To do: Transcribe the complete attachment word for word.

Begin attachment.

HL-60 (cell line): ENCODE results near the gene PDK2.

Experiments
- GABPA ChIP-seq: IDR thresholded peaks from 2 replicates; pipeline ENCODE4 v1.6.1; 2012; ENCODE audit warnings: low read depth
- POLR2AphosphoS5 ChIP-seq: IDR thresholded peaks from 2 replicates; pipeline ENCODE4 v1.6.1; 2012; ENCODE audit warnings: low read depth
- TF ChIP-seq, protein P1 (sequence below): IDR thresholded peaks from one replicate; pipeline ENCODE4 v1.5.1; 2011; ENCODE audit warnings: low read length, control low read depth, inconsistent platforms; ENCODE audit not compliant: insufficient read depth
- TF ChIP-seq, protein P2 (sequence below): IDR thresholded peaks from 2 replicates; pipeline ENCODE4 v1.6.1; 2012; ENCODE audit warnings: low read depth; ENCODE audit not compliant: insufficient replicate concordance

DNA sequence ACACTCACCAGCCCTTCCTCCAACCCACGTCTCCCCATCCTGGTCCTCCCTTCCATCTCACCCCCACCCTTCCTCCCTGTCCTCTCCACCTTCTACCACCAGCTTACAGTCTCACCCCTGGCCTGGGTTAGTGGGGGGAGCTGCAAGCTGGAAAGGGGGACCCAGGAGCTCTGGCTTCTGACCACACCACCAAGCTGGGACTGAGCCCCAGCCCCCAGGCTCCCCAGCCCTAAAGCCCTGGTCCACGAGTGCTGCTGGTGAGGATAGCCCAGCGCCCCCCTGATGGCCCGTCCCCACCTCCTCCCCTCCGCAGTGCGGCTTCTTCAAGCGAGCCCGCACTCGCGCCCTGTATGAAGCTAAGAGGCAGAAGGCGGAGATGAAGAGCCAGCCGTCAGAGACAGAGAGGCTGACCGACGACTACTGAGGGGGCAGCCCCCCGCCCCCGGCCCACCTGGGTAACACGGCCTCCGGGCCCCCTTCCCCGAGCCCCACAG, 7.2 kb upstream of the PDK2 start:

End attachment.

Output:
HL-60 (cell line): ENCODE results near the gene PDK2.

Experiments
- GABPA ChIP-seq: IDR thresholded peaks from 2 replicates; pipeline ENCODE4 v1.6.1; 2012; ENCODE audit warnings: low read depth
- POLR2AphosphoS5 ChIP-seq: IDR thresholded peaks from 2 replicates; pipeline ENCODE4 v1.6.1; 2012; ENCODE audit warnings: low read depth
- TF ChIP-seq, protein P1 (sequence below): IDR thresholded peaks from one replicate; pipeline ENCODE4 v1.5.1; 2011; ENCODE audit warnings: low read length, control low read depth, inconsistent platforms; ENCODE audit not compliant: insufficient read depth
- TF ChIP-seq, protein P2 (sequence below): IDR thresholded peaks from 2 replicates; pipeline ENCODE4 v1.6.1; 2012; ENCODE audit warnings: low read depth; ENCODE audit not compliant: insufficient replicate concordance

DNA sequence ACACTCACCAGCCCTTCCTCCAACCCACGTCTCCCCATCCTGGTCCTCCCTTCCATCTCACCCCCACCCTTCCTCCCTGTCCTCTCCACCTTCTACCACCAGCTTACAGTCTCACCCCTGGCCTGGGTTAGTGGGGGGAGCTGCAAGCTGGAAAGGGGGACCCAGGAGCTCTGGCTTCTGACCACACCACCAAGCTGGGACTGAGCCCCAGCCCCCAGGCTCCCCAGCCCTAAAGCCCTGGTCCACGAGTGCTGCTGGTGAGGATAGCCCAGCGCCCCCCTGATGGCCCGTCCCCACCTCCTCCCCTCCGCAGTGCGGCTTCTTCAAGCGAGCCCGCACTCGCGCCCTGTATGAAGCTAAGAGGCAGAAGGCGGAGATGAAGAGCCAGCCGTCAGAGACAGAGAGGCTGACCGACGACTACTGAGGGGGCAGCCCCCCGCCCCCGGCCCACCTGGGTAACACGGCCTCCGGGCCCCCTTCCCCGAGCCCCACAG, 7.2 kb upstream of the PDK2 start: